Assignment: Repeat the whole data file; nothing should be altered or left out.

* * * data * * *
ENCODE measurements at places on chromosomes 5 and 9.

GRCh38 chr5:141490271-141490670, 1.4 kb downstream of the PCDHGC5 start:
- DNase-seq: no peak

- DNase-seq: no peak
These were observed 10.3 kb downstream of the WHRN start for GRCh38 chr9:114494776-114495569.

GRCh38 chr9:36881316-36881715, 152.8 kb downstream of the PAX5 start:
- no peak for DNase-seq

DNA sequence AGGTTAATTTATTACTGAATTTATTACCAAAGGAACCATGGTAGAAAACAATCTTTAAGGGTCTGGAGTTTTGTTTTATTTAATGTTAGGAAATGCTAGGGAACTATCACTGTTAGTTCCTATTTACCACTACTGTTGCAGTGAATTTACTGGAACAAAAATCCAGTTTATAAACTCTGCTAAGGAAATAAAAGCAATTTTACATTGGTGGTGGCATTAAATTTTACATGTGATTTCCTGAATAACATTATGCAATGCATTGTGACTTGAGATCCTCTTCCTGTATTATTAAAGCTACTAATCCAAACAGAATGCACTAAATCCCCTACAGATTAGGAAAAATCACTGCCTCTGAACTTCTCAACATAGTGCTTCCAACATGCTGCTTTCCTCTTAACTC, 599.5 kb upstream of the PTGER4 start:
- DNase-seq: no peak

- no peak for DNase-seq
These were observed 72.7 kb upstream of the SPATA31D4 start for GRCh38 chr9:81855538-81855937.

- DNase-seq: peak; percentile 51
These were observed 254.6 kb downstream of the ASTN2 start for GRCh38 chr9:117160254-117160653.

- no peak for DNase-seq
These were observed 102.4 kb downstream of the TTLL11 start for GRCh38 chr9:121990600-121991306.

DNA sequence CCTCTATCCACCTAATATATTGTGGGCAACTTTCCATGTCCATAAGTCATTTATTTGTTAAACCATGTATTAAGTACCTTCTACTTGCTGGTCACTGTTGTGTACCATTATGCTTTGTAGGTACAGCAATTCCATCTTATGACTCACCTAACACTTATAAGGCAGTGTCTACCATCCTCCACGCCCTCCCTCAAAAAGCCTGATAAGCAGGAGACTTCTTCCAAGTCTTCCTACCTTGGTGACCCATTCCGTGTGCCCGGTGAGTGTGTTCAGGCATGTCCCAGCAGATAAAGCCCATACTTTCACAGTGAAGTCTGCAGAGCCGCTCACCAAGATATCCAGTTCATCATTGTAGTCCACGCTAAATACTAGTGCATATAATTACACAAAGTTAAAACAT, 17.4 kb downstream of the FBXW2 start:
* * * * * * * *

ENCODE measurements at places on chromosomes 5 and 9.

GRCh38 chr5:141490271-141490670, 1.4 kb downstream of the PCDHGC5 start:
- DNase-seq: no peak

- DNase-seq: no peak
These were observed 10.3 kb downstream of the WHRN start for GRCh38 chr9:114494776-114495569.

GRCh38 chr9:36881316-36881715, 152.8 kb downstream of the PAX5 start:
- no peak for DNase-seq

DNA sequence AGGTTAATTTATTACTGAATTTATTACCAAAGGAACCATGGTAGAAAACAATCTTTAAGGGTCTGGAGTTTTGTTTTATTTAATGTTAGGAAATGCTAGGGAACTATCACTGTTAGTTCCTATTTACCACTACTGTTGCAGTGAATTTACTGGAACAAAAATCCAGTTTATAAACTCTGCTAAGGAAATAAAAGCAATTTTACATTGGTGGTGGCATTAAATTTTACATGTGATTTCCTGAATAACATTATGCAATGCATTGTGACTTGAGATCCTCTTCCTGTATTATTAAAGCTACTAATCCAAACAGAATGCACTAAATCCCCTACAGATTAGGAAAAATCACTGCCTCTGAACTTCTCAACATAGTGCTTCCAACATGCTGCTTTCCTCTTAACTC, 599.5 kb upstream of the PTGER4 start:
- DNase-seq: no peak

- no peak for DNase-seq
These were observed 72.7 kb upstream of the SPATA31D4 start for GRCh38 chr9:81855538-81855937.

- DNase-seq: peak; percentile 51
These were observed 254.6 kb downstream of the ASTN2 start for GRCh38 chr9:117160254-117160653.

- no peak for DNase-seq
These were observed 102.4 kb downstream of the TTLL11 start for GRCh38 chr9:121990600-121991306.

DNA sequence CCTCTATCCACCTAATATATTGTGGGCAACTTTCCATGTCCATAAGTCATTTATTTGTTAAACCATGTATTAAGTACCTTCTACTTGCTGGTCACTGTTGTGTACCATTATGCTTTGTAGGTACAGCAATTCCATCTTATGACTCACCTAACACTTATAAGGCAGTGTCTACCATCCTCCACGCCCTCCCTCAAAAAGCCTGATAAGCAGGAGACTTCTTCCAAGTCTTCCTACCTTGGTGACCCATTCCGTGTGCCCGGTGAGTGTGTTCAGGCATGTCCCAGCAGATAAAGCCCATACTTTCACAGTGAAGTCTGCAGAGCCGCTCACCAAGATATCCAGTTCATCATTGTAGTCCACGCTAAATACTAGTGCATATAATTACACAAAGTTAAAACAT, 17.4 kb downstream of the FBXW2 start: